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Call for best practice: Talking to r/o slaves through a load-balancer

I am looking for people who have a bunch of r/o slaves running, and who are using a load balancer to distribute queries across them.

The typical setup would be a PHP or Perl type of deployment with transient connections which end at the end of the page generation, and where a reconnect is being made at the next request serviced. The connect would go to the load balancer, which will forward it to any suitable database in the pool.

I am looking for people who are actually deploying this, and what strategies they have to cope with potential problems. I also would like to better understand what common problems are they needed to address.

Things I can imagine from the top of my head:

- Slave lag. Slave lag can happen on single boxes due to individual failures (battery on raid controller expires) or many boxes (ALTER TABLE logjams hierarchy). In the latter case boxes cannot be dropped from the load balancer lest you end up with an empty pool.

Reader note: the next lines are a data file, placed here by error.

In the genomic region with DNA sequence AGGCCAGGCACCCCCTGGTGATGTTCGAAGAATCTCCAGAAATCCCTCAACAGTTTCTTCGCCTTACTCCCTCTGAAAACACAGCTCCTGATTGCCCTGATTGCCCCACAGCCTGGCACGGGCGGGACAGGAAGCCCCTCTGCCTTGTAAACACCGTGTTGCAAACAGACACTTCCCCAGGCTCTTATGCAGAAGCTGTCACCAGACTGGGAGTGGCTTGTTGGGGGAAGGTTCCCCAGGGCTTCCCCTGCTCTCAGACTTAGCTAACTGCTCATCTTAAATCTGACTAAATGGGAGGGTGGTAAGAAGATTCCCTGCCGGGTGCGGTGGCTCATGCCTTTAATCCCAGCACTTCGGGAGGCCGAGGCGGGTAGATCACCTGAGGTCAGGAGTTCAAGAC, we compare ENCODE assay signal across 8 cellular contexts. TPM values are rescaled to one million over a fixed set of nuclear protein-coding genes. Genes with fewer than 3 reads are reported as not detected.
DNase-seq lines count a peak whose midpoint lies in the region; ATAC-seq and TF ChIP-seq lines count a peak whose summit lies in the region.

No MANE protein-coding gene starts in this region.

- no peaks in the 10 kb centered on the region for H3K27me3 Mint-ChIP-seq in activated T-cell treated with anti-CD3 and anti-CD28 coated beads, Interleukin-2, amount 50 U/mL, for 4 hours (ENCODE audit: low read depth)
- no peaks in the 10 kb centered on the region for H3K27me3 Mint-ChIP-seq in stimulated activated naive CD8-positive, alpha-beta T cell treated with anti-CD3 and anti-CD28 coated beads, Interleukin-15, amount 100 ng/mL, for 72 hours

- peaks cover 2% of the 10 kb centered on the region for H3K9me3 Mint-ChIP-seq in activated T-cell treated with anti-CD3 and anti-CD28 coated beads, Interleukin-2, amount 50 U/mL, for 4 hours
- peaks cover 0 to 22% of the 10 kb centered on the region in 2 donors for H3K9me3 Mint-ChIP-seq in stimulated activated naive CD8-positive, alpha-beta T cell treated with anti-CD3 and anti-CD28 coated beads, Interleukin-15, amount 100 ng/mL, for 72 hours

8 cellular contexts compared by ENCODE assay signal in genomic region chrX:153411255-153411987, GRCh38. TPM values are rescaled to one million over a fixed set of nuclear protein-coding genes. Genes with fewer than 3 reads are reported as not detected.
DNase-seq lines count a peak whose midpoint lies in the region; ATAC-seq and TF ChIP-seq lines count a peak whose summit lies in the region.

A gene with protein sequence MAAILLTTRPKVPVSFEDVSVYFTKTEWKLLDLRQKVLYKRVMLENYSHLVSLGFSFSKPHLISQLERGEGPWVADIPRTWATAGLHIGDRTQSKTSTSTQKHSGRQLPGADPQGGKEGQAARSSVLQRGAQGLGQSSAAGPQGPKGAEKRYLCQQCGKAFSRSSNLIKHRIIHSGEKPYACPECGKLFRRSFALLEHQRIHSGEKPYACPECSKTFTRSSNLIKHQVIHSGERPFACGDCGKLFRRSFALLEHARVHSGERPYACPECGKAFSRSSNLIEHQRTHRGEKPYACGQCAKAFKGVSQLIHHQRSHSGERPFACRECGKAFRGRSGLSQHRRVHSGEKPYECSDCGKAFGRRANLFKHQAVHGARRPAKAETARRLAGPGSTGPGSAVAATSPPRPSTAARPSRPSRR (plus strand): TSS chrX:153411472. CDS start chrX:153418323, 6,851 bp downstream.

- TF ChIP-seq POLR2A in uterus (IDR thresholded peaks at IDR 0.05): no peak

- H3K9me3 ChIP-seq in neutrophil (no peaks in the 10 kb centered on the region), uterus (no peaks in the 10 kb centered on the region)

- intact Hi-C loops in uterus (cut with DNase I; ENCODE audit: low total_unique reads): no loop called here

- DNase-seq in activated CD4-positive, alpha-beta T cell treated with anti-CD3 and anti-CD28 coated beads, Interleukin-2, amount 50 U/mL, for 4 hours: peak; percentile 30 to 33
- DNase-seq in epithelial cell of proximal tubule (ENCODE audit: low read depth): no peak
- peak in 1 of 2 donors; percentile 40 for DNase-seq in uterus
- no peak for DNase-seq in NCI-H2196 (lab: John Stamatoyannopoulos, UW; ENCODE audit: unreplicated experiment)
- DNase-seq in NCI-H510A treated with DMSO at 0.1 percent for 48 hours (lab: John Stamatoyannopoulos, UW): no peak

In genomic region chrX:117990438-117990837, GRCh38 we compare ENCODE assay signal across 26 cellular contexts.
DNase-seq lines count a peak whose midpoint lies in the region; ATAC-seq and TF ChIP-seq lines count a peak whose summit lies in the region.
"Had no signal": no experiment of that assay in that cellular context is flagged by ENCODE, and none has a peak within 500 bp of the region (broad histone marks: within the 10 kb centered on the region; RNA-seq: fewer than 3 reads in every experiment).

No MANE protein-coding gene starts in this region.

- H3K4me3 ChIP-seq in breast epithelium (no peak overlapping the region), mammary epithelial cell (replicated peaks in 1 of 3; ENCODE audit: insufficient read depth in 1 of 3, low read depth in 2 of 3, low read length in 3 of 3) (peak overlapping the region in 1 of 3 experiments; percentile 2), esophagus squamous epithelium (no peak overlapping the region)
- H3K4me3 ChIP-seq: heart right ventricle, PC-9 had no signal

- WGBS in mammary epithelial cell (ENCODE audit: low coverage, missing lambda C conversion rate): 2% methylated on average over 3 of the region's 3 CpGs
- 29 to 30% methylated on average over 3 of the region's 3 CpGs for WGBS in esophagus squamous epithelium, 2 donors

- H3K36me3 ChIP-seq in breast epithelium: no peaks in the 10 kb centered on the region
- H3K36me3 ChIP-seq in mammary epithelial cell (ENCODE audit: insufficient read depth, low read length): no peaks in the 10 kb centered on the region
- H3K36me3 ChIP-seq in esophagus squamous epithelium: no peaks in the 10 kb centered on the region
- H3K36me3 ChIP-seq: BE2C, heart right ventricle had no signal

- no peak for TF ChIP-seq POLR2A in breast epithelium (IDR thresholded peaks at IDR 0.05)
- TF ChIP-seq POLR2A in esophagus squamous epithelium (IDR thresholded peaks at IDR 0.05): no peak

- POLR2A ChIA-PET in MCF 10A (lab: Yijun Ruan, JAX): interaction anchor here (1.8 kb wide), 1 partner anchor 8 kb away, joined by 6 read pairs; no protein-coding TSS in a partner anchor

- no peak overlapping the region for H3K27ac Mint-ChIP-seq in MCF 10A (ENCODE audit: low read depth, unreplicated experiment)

- Identifying problematic machines and isolating faults. At the moment, problematic machines sending requests are easily identified: We can SHOW PROCESSLIST, see the problem query, and the host and port it is coming from. We can find that, lsof on the offending source machine and see what the process is. With an LB inbetween we do lose this ability, unless we do fearful layer 2 magic at the LB. How do you identify sources of disruption elegantly and find them to take them out?

- What is a good pool size? We can unify any number of cells up to an entire data centers capacity from individual cells into one single supercell, but we think that this may be too big a setup. What are sizing guidelines to be used here?

What else am I missing here?


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Lenz on :

Hi Kris, you might want to talk to the folks at Xing. They've been using that approach for their site since quite some time. Kay Roepke should be able to tell you more about it.

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